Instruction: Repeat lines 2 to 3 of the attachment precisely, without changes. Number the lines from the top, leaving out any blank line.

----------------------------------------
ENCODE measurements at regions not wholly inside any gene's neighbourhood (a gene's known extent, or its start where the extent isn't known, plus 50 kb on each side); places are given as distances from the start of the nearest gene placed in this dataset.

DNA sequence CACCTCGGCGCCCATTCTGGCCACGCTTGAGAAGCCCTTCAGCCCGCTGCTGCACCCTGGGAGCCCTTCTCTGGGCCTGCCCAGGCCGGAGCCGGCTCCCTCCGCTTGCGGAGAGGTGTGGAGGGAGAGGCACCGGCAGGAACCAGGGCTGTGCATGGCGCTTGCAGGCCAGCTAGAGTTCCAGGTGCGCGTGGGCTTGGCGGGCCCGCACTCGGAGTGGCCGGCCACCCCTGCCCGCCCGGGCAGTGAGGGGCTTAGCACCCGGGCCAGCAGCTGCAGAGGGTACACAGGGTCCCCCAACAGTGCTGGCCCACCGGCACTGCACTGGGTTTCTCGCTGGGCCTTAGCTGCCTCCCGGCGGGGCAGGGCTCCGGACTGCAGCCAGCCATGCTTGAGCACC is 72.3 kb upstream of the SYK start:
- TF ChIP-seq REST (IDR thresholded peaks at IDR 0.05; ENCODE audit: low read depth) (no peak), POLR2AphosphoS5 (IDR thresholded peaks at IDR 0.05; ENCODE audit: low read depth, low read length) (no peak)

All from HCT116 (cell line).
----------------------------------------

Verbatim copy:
DNA sequence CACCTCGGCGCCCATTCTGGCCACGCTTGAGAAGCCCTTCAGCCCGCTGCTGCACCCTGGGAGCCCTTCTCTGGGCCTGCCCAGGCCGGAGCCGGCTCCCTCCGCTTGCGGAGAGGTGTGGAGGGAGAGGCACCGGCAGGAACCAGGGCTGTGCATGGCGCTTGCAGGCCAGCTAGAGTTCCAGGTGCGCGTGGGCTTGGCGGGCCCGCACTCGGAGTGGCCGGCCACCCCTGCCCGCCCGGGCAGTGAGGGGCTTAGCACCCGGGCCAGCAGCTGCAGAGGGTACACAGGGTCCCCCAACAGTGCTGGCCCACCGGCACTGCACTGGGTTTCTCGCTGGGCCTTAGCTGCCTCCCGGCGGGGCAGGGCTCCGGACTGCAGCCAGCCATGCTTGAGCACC is 72.3 kb upstream of the SYK start:
- TF ChIP-seq REST (IDR thresholded peaks at IDR 0.05; ENCODE audit: low read depth) (no peak), POLR2AphosphoS5 (IDR thresholded peaks at IDR 0.05; ENCODE audit: low read depth, low read length) (no peak)